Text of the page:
Simple, Not Easy

That’s been one of my mantras – focus and simplicity. Simple can be harder than complex: You have to work hard to get your thinking clean to make it simple. But it’s worth it in the end because once you get there, you can move mountains.
Steve Jobs

Good leaders have strategies, great leaders have a system. The best systems are simple to understand, yet difficult to implement because of the high level of work and focus they require. This of course is not to be confused with how long they take to implement — this is not a argument for working more hours each day — but the quality and level of performance they take to put into place. A great system should be short enough to remember at a moments notice and simple enough to be understood by a five year old. L.E.S.S. is that system for my work. My youngest child can understand what it means to care for people, to help people get better, to give to others freely, and to do things for yourself every once in a while. He may not have the vocabulary for Love, Equip, Serve, and Self, but the concepts are not difficult for him to understand. Yet, as for most adolescents, the concepts in L.E.S.S. elude him on a regular basis. It is always easier said than done.

The challenge lies in implementing the L.E.S.S. process in our everyday lives. It is not easy to love people everyday when it is simpler to cast blame and make excuses for them and their performance or ideals. It is not easy to help others improve themselves when just giving advice and walking away is much simpler. It is not easy to stand alongside someone in service when there are a hundred other things on your own to-do-list. It is not easy to step away from the busyness and constant notification chimes on our phones to take time for our own personal physical, emotional, and spiritual health.

So, why does this matter? Because we live in a world of increasing complexity. There is an unbelievable number of problems, challenges, or changes that get in the way of administrators, teachers, and students everyday. If I asked you to stop and make a list of the five problems, challenges, or changes that occured today (depending on when you are reading this), what would you write? Now, what if I told you that with the snap-of-a-finger, all those problems could be gone. What would happen to your list? Do you think it would stay empty, or would you find a new set of problems, challenges, or changes?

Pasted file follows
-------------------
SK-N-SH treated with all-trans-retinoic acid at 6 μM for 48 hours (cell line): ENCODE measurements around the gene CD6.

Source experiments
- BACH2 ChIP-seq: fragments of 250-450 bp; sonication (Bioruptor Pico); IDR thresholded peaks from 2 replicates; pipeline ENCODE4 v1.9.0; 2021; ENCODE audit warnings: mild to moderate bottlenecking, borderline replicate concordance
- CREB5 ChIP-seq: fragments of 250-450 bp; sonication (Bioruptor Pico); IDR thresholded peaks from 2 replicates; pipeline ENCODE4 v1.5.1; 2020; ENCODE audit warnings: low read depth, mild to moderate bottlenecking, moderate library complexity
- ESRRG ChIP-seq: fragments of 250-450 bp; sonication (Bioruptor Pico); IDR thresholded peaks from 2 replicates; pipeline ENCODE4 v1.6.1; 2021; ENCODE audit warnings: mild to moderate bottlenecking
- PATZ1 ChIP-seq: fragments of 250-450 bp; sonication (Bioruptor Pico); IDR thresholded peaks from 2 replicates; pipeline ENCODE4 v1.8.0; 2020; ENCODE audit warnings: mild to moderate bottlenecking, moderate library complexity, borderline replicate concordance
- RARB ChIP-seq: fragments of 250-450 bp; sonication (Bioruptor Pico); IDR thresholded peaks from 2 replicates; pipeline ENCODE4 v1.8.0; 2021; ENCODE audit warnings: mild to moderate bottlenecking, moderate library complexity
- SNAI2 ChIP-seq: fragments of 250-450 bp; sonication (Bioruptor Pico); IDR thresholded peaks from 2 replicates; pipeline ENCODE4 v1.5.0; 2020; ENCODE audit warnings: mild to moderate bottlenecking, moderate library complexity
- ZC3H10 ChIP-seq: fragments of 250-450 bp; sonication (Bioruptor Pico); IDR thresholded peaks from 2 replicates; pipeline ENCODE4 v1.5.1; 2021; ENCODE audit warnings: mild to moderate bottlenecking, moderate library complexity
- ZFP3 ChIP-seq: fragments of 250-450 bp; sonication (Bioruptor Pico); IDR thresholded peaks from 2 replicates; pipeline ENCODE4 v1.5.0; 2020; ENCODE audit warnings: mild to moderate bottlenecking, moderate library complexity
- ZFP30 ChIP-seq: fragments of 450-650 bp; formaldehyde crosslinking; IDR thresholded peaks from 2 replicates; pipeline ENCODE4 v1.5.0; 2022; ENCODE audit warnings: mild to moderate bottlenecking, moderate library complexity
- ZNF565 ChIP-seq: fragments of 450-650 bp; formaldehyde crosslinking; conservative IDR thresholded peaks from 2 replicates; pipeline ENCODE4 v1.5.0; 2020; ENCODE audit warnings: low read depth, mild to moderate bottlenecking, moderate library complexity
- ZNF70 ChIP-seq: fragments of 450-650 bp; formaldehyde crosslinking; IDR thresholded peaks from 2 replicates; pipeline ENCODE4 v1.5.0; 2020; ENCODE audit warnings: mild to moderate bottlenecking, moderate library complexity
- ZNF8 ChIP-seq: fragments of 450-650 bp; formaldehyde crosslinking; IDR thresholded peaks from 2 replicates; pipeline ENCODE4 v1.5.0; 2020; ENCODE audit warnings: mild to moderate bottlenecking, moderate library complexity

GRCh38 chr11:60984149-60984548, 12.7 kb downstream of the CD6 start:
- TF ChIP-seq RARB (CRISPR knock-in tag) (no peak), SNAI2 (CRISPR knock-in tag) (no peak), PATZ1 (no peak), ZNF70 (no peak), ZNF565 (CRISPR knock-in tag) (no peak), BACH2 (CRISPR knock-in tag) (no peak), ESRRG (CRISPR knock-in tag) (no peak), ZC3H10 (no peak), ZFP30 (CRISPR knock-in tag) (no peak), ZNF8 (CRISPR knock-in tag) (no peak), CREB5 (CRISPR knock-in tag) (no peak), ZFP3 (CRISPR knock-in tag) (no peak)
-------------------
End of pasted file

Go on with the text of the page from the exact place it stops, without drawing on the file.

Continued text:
I would venture to say that for everyone that list would fill back up fairly quickly. Life is really good at giving us problems, challenges, and changes to confront daily and sometime hourly. They are always there, no matter what you do; no matter how smart you are; no matter how positive you are; problems will always exist. What the most successful people I have encountered do, during times of challenge that sets them apart, is retaining a positive attitude about the challenge, regardless of the circumstances. They realize their reaction to the change at hand is what makes the difference. Things change, of course they do, but how we react to that change and how we attack problems is our choice. As educators, we are part of a profession of change; and it changes- a lot. Ultimately, our job is to make a change in our students. It is our responsibility to be the change. So, change is unavoidable, and more pointedly the mission, in the profession we chose. In this, the attitude we have each day is the most important thing we bring to our profession. As educators, our attitude can be buried in comfort, support, trust, inadequacies, and a variety of other deeply personal things. While our attitude is extremely personal, it is never a secret. Regardless of the reasons behind our attitude, we wear it on our sleeves. Our students, our colleagues, our loved ones, can all tell us how positive or negative our attitude is on a minute by minute basis. But we always need to remember, our attitude is always our choice; it is always in our control.